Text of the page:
AAII Sentiment Survey: Neutral Sentiment Continues Its Longest Streak
Individual investor optimism fell and pessimism rose to levels not seen since late June, according to the latest AAII Sentiment Survey. Meanwhile, neutral sentiment continued its longest streak of above-average readings since the late 1990s.
Bullish sentiment, expectations that stock prices will rise over the next six months, fell 5.0 percentage points to 34.5%. This is a seven-week low. It is the second time in three weeks that bullish sentiment is below its historical average of 39.0%.
Neutral sentiment, expectations that stock prices will stay essentially unchanged, rose 3.5 percentage points to 37.3%. This is the 12th consecutive week and the 18th out of the past 21 weeks that neutral sentiment is above its historical average of 30.5%.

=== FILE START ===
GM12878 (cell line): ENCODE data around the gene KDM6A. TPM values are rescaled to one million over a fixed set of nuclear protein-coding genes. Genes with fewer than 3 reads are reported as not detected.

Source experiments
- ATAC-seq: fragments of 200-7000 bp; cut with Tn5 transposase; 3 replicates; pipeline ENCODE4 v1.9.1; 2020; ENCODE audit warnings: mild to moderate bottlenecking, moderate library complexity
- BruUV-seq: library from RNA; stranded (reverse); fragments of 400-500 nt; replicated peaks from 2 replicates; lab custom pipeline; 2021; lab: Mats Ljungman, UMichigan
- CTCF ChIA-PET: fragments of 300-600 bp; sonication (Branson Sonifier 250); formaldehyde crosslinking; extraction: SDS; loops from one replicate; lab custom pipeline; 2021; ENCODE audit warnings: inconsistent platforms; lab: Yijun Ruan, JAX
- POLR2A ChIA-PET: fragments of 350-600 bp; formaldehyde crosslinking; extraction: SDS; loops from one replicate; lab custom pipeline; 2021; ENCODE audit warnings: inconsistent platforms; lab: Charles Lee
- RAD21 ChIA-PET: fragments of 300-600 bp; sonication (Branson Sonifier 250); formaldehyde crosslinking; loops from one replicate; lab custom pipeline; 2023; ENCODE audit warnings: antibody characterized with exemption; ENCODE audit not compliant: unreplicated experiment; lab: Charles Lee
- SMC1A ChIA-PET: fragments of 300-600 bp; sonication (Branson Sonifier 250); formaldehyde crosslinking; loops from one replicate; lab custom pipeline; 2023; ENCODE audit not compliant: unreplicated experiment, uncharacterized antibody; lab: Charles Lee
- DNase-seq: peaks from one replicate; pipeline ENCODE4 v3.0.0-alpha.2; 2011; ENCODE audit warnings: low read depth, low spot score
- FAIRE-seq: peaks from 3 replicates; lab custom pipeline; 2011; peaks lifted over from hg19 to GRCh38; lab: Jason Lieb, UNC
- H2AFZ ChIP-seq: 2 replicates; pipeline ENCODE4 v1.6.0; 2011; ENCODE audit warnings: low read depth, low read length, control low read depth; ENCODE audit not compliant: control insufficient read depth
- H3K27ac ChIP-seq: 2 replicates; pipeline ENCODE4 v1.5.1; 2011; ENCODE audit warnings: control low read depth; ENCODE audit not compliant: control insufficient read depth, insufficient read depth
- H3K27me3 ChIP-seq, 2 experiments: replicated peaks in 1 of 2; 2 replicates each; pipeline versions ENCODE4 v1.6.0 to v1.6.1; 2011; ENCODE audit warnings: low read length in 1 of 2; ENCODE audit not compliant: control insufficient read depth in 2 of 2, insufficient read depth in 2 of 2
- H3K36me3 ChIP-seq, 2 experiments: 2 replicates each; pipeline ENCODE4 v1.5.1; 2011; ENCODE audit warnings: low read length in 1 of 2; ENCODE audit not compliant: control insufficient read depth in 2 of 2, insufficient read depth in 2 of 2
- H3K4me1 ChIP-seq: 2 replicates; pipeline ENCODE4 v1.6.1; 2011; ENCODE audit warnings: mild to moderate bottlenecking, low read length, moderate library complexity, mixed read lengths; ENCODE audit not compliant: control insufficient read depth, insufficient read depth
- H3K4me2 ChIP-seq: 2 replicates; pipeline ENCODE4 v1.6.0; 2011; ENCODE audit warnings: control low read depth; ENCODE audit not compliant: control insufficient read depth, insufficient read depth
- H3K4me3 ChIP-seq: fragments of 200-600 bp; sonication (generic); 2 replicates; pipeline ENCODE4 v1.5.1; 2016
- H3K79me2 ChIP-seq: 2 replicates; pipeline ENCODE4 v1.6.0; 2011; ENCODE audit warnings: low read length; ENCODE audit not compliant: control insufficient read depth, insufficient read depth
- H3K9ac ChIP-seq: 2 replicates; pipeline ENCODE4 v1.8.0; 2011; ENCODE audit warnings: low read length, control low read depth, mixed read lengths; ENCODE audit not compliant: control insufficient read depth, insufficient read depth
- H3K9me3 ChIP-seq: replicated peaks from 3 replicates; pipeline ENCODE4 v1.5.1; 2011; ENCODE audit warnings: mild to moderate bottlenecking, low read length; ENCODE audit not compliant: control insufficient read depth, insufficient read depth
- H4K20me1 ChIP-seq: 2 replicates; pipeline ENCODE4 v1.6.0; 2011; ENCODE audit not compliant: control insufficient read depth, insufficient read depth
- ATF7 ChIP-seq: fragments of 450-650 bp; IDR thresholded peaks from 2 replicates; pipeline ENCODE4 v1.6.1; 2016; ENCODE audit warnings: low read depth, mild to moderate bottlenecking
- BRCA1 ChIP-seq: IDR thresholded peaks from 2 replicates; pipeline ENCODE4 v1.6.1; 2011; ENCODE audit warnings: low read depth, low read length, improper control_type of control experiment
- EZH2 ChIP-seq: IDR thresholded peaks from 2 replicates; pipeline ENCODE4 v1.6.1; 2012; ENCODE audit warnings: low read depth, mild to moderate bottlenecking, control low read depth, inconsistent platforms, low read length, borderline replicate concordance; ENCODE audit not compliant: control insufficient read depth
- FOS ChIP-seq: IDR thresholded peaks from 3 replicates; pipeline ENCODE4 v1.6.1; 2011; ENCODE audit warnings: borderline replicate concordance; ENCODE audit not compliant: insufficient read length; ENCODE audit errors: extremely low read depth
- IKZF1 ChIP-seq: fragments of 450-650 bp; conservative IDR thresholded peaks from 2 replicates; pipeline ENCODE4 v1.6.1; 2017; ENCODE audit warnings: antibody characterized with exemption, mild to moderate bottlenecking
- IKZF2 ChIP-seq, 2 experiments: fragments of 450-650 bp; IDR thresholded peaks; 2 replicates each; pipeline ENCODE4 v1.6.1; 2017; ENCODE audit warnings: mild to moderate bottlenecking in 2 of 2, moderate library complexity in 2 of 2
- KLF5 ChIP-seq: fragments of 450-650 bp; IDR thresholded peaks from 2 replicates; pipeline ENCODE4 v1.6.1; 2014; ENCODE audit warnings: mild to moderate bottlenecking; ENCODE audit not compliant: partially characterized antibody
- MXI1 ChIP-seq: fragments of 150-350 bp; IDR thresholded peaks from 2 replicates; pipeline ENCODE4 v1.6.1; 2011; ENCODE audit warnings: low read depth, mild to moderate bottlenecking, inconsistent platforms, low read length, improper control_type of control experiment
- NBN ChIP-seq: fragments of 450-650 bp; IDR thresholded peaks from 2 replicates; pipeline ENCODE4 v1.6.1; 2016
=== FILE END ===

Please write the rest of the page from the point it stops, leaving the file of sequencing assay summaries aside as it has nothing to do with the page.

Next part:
Bearish sentiment, expectations that stock prices will fall over the next six months, rose 1.5 percentage points to 28.2%. This fifth consecutive weekly increase puts pessimism at a seven-week high. Nonetheless, bearish sentiment is below its historical average of 30.5% for the seventh consecutive week and the 12th time in 15 weeks.
The bull-bear spread, which is bullish sentiment minus bearish sentiment, is now at 6.3. This is narrowest reading since June 26, 2013, when the bull-bear spread was -4.9.
We have not seen neutral sentiment mostly stay above 30.5% for an extended period of time since the late 1990s. During the period of September 4, 1997 through November 4, 1999, neutral sentiment was above 30.5% for 108 out of 114 weeks.
The continued elevated levels of neutral sentiment are indicative of the cautiousness exhibited by individual investors…